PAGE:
This Just In: Morels Update, Ramps, Fava Beans, Peas…

H. Krisp, via Wikimedia Commons

The morel season is just getting started, and within a week or two it will really explode. This will be a good year for morels — there have been plenty of forest fires, and if it doesn’t stay too dry we can probably expect to see them through July.

Currently, Chef Jonah has a limited amount of morels from the Mt. Shasta area: they are on the menu (as long as they last) in a dish of poached hen egg, potato hash cake, ramps, and asparagus. Keep an eye out for more in the next few weeks!

As far as spring goes, we are seeing our favorites all over the farmers’ markets, and subsequently, the Oliveto dinner menu. Favas, ramps, snow peas, asparagus…it’s a real springtime menu now, as shown with dishes like the antipasto of English peas, asparagus, and ramps with burrata and basil pesto.

burrata and basil peburrata and basil pesto
2017-09-12T15:47:45-07:00April 22nd, 2013|2013, Market Reports, Spring, This Just In|0 Comments

Season Update: Strawberries!

Yerena Farm out in Watsonville had their first pick of the season on display last week at The Heart of the City Farmer's Market in San Francisco, and expect a good season.

First pick of the season berries from Yerena Farm in Watsonville

Thanks to the warm and relatively dry spring, strawberries are slowly starting to make their appearance in farmer’s markets around the Bay Area. California produces over 80% of the nation’s strawberries, and we can’t wait to get our hands on them.

Our friends Karen and Bob at Lucero Organic Farm in Lodi say the berries they planted in December are just around the corner from being ready. Karen predicts in a week they’ll be at farmer’s market in Berkeley, with the high season hitting in May.

Lucero grows Seascape strawberries, a small and flavorful breed, which like most strawberries grown in California was developed by the UC Davis Strawberry Breeding Program. The farm lets the plants “struggle,” which means the plants have to search hard in the soil for nutrients. This gives the berries a lot of really good flavor with a distinct sweetness. As the season progresses, the plants “struggle” more, and their berries get smaller and sweeter. Karen loves to crush them up and put them in milk, like a strawberry milkshake without all the sugar.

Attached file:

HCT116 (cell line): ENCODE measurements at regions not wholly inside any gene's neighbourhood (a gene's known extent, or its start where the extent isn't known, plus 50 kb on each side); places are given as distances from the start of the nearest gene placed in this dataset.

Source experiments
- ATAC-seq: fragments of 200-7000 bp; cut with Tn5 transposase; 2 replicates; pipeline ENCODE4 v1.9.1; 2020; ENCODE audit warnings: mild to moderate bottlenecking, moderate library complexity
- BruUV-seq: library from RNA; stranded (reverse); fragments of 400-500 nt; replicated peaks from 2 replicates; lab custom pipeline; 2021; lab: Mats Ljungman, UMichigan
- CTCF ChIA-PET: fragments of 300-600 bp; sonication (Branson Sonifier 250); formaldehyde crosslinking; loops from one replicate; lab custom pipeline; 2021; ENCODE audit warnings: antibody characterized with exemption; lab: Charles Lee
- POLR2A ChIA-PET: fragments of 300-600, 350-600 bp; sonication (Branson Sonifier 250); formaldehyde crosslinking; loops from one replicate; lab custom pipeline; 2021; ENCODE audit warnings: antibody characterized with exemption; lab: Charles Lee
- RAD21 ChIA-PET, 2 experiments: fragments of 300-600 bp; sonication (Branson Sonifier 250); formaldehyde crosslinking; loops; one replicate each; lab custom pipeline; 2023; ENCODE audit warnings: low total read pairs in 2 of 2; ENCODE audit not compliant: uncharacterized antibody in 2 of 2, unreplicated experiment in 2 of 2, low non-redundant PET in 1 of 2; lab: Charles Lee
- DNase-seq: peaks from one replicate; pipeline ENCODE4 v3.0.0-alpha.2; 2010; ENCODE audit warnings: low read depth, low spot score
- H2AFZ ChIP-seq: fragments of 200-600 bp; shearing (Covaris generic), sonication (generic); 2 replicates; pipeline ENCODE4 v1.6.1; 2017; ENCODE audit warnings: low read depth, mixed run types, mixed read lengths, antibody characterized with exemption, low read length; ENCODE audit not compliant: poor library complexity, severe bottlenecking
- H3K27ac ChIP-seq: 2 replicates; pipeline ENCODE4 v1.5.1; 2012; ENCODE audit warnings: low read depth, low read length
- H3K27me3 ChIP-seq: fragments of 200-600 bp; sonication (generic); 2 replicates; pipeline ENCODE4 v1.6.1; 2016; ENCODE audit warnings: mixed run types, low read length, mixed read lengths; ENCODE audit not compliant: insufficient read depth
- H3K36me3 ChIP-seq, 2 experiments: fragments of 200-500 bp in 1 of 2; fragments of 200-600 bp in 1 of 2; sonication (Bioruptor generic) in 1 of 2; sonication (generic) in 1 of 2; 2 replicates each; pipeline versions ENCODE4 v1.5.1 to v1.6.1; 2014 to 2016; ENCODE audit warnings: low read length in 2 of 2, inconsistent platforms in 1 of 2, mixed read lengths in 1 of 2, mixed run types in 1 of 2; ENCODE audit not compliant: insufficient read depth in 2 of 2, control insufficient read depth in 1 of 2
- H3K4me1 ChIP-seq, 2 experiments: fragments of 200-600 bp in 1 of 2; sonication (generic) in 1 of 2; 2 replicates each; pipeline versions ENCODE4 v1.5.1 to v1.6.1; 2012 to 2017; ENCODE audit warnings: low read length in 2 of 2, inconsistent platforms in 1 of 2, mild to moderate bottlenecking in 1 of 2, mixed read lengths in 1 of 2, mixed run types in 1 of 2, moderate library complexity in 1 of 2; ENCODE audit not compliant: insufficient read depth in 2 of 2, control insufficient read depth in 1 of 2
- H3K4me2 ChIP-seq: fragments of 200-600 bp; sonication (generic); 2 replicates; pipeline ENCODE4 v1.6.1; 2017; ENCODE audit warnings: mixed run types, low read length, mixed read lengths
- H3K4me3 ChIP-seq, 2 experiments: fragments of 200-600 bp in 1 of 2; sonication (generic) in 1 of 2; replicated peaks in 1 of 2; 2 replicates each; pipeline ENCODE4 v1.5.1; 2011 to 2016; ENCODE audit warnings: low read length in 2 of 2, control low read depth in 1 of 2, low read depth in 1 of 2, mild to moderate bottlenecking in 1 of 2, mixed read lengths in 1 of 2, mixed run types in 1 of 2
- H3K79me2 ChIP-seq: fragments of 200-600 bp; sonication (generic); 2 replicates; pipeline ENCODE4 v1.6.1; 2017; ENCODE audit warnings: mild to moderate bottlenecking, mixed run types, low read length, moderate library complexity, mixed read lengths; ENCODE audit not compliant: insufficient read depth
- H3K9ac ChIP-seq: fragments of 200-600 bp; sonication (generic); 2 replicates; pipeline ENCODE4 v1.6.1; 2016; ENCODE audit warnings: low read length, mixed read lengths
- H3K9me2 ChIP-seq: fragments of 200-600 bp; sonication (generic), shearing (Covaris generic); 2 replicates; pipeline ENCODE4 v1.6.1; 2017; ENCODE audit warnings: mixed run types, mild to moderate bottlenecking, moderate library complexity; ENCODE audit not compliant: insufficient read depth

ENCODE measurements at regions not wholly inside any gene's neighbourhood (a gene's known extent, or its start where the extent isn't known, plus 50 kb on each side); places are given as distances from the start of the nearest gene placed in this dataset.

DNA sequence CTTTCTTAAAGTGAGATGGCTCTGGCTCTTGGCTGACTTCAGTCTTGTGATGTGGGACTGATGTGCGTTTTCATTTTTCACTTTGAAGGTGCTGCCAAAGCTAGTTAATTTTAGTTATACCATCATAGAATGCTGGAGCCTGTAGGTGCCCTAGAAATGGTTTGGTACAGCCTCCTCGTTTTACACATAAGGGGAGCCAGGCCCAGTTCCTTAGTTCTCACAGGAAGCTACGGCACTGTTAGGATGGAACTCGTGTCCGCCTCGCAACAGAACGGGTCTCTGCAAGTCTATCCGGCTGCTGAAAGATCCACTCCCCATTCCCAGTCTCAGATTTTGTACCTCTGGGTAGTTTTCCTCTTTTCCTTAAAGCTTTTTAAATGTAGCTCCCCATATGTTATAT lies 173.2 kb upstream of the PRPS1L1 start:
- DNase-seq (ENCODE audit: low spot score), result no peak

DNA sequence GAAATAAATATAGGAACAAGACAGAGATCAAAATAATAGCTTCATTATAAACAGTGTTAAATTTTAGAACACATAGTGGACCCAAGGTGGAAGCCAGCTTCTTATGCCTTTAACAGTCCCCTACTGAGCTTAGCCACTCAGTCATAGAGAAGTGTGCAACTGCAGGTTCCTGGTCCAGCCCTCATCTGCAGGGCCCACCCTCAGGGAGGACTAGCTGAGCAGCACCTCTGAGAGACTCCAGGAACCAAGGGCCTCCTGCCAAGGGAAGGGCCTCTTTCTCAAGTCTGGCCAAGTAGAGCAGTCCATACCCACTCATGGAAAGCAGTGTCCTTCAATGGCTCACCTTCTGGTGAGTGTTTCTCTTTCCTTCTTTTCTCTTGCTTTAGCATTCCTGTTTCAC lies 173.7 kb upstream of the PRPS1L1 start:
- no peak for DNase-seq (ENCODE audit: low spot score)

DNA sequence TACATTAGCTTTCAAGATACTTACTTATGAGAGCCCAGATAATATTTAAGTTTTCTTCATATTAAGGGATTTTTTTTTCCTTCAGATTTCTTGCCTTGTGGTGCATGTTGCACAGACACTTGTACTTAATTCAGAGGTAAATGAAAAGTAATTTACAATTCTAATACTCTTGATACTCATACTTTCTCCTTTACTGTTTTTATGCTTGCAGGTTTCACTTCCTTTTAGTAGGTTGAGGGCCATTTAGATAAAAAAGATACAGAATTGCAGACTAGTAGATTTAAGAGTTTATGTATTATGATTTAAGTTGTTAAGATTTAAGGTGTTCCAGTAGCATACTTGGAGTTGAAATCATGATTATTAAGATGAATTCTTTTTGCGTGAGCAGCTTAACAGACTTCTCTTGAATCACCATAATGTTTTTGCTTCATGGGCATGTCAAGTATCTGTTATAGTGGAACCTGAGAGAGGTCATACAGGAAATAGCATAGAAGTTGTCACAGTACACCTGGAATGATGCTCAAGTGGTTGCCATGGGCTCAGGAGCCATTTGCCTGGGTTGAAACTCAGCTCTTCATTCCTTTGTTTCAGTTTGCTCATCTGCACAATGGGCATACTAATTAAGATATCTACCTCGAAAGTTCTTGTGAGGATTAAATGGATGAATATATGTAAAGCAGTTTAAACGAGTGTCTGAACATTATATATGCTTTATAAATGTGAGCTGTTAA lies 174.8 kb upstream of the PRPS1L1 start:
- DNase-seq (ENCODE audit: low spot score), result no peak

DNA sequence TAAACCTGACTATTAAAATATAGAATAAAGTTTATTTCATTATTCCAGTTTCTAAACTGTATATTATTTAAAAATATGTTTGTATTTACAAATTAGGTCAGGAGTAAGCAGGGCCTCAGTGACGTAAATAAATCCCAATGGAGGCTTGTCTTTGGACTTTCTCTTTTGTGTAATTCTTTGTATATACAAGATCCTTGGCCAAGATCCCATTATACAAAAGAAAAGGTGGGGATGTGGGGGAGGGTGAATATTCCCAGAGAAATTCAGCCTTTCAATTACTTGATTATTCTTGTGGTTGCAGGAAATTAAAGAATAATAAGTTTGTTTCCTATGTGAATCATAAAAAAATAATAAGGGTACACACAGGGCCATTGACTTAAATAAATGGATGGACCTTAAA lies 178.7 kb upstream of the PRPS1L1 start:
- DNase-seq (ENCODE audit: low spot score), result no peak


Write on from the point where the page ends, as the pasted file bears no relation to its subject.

Look for strawberries at Oliveto menu in the coming weeks — once Chef Jonah finds the perfect flat of ripe berries, you can bet they’ll be appearing on the menu.

2017-09-12T15:47:45-07:00April 8th, 2013|2013, Market Reports, Spring|0 Comments

Organic Citrus: Fingers Crossed

via Wikimedia Commons

It’s been a tense year for citrus growers since a case of Huounlongbing (HLB) disease was detected on a Los Angeles backyard pomelo tree in March 2012. HLB, though harmless to humans, is deadly to citrus trees. The disease is spread through the Asian Citrus Psyllid (ACP), an aphid-like pest, which been found in groves throughout the Southern US, Mexico, and many other countries.

So far, no new cases of HLB have been reported, but the ACP pest has been found in groves in San Bernadino, Ventura, Los Angeles, Orange, and Imperial counties, where it is currently under eradication. In November 2012, ACP was found in the San Joaquin Valley, resulting in a quarantine. Eradicating the ACP pest is only possible through tree removal, new planting of uninfected trees, and, of most concern to organic growers, heavy use of pesticides.

We recently had a talk with our friend Bill Fuijmotothe go-to man for produce, and he shared a few insights on what we might expect for the future of organic citrus in California.

Since ACP and HLB are so devastating, and in fact have almost wiped out Florida’s citrus industry, California citrus farmers at risk for infection will be taking every precaution to protect their groves. Since this might include heavy insecticide sprays, Bill says if ACP continues to spread, organically grown California citrus may become hard, or even near impossible, to find in the coming years.

Citrus farmers like Jim Churchill and Lisa Brenneis of Churchill Orchards in Ojai have so far been unaffected by ACP, but say they remain worried, especially after nearly losing their tangerine crop to freeze this year.

We will keep our fingers crossed and our eyes open.


If you have citrus trees, learn to spot the signs of ACP and HLB, and report possible symptoms to the California Department of Food and Agriculture with their “Save Our Citrus” app.

2017-09-12T15:47:46-07:00April 1st, 2013|Market Reports, Spring|0 Comments

This Just In: Spring!

via Wikimedia Commons

Last year, heavy rainstorms and wet weather delayed the start of spring until late April for some farms. However, this year has proven warm and dry, and our friend/produce expert Bill Fuijmoto reports that farms all over California — especially in the Delta, Sacramento, the Capay Valley, and Salinas — are looking forward to a great season.

As the season continues to unfold (the equinox is in two days!), you’ll see a fundamental shift in the Oliveto menu as we transition from a hearty winter to a glorious produce-packed spring. Already we’re starting to welcome fresh familiar flavors like new asparagus, spring onions, and fava greens.